The Meridian Star
Since the end of the legislative session, much of the public conversation around Medicaid and expansion has revolved around assigning blame for the current stand-off. The reality is that Republicans and Democrats in the House of Representatives used legislative procedure to create the predicament.
In contrast, a bipartisan effort was undertaken in Arkansas to develop a plan to pull down hundreds of millions of dollars in federal funding made available through the Affordable Care Act to connect working families to health insurance. When completed, the plan looked very different from the stereotypical characterizations of Obamacare.
The Arkansas plan provides coverage through the private insurance market and people who sign up for the program are required to pay for part of the benefits received. A bipartisan supermajority embraced the plan because it was not an entitlement, and was good policy for workers and business. Such an approach represents sound policy for Mississippi and Lauderdale County.
In Lauderdale County, there are over 5,000 adults who are uninsured who could gain coverage through an expansion of Medicaid through the private market. These working adults earn too much to qualify for the current Medicaid program but too little to qualify for subsidies to purchase insurance through the soon to be implemented health insurance exchange.
To illustrate, if nothing changes, next year, a two parent family with two children earning an annual household income of $25,000 will receive a subsidy to purchase insurance in Mississippi. The parents in a similar family with an annual household income of $15,000 (too much to qualify for Medicaid) will receive nothing.
Analysis of the uninsured who would be eligible for coverage through expansion reveals that these individuals work in the occupations that form the bedrock of Mississippi’s economy – cashiers, truck drivers and construction workers to name a few. Ultimately, by providing health coverage to working Mississippians in Lauderdale County, the region would reap the benefits of a more healthy and productive workforce that misses less work – increasing the competitive edge of the region.
Talk to any hospital administrator in Lauderdale County, and he or she will communicate that the hospital emergency rooms are already providing coverage to the uninsured. They will also tell you that it’s the most expensive and inefficient form of care and that the uninsured often enter their facilities with ailments and diseases that if diagnosed earlier would have been much less expensive to treat.
Unfortunately, policy changes at the federal level have rendered this approach unsustainable. Scheduled reductions in payments to hospitals to provide care to the uninsured will force layoffs and service cuts at Meridian’s hospitals if another source of revenue is not found. The expansion of Medicaid through the private insurance market is one of the only ways to replace part of the lost revenue at meaningful levels.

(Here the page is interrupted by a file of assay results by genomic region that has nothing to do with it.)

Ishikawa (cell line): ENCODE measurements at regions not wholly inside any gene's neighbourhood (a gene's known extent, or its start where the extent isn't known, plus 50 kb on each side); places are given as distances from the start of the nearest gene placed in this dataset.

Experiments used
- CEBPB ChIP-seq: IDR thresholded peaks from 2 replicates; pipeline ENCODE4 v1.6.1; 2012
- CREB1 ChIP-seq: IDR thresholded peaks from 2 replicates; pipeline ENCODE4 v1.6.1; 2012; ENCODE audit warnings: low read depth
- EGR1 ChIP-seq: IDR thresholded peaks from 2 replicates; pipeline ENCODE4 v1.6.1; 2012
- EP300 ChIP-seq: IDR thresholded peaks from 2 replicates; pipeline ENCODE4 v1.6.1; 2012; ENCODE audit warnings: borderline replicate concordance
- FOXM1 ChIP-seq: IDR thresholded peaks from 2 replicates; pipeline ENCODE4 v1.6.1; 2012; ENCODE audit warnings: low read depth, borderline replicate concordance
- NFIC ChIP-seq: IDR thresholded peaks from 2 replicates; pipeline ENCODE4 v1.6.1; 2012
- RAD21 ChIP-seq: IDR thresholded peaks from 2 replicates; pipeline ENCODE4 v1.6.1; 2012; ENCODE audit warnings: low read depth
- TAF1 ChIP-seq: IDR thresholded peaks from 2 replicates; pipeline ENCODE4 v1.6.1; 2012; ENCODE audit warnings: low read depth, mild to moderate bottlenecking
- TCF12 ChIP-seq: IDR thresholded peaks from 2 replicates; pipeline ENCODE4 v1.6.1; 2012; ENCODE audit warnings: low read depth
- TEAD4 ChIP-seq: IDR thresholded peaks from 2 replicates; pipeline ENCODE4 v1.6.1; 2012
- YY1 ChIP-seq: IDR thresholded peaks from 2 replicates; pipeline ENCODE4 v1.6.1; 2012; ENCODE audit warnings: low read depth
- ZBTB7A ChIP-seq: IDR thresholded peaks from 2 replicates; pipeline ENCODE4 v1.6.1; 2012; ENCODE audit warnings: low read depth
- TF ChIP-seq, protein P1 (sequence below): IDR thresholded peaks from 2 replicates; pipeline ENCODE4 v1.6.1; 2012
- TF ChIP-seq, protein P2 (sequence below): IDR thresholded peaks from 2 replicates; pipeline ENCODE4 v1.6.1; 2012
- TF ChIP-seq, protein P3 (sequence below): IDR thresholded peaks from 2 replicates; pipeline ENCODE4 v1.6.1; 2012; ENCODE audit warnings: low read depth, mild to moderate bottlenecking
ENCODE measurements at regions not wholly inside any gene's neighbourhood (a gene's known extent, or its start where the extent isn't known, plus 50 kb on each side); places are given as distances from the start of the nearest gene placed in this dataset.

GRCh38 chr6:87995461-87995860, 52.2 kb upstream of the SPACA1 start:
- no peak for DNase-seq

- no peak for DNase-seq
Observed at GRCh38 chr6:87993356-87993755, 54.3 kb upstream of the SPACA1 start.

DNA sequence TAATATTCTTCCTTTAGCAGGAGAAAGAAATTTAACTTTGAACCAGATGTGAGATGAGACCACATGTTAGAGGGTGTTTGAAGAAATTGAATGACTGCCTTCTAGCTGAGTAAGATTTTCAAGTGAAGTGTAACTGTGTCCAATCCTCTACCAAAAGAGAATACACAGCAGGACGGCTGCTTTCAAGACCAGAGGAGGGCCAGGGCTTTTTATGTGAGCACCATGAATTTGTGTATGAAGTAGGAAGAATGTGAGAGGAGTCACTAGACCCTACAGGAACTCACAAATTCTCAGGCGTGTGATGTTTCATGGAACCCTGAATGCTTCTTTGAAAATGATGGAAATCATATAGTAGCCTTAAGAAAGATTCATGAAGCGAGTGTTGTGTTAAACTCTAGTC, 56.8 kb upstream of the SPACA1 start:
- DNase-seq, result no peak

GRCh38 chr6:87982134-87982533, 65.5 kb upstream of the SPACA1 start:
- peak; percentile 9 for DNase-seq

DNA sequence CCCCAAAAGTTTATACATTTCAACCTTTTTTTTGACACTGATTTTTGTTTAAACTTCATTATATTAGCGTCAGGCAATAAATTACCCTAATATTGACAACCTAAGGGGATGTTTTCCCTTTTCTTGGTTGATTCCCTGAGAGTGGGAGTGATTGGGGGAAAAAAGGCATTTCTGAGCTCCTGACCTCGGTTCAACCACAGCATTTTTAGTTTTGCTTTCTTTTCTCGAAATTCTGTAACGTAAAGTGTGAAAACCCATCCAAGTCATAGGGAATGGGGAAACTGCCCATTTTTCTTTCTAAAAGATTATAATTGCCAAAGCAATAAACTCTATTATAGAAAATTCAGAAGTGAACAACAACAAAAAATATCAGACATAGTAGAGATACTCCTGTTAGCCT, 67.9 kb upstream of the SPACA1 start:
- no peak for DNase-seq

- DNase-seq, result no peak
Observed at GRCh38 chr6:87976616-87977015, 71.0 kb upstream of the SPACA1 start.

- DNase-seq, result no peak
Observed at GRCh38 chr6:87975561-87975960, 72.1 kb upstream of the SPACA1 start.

The situation is direr in rural areas. Approximately half of the hospitals in Mississippi are losing money or just breaking even. In the absence of a means to pay for the provision of care to the uninsured – as required by law – over a dozen hospitals in Mississippi could face closure. The hospitals most at risk are located in rural communities.
The economic consequences of losing a hospital are serious. Often one of the largest employers in many rural towns, when people lose their job at the hospital, other small businesses in the community suffer as less money is spent locally. Furthermore, a rural community without a hospital is at a severe disadvantage when trying to recruit industry.
Opponents of Medicaid expansion frequently aggregate the state costs over many years for the purpose of creating a nifty sound bite. The reality is that if the Mississippi legislature expands Medicaid through the private market, it will not cost the state a single dime for the first three years, because the federal government will pay 100 percent of the costs for medical services. Down the line, the state will have to pay for a small share – 10 percent.
To show the full impact, in 2020, the first year in which the state would be responsible for its full match, the net cost to the state would be $65 million which would bring in over $1 billion from the federal government. The influx in federal money would support approximately 9,000 new jobs.
Unfortunately space constraints limit the sharing of research that shows that Medicaid recipients have improved health outcomes compared to the uninsured and that the absence of expansion will increase taxes on Mississippi businesses by $22-$33 million annually.
Regardless, lawmakers in Arkansas found a solution, based on conservative principles, that works in a Southern state. Given the gravity of the situation in Mississippi, lawmakers from both sides of the aisle should come together to develop a Mississippi solution that can be debated during the special session when called.
Ed Sivak is the director of the Mississippi Economic Policy Center.